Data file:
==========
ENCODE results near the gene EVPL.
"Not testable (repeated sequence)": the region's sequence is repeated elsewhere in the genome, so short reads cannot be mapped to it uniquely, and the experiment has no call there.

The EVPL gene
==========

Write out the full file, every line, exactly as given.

ENCODE results near the gene EVPL.
"Not testable (repeated sequence)": the region's sequence is repeated elsewhere in the genome, so short reads cannot be mapped to it uniquely, and the experiment has no call there.

The EVPL gene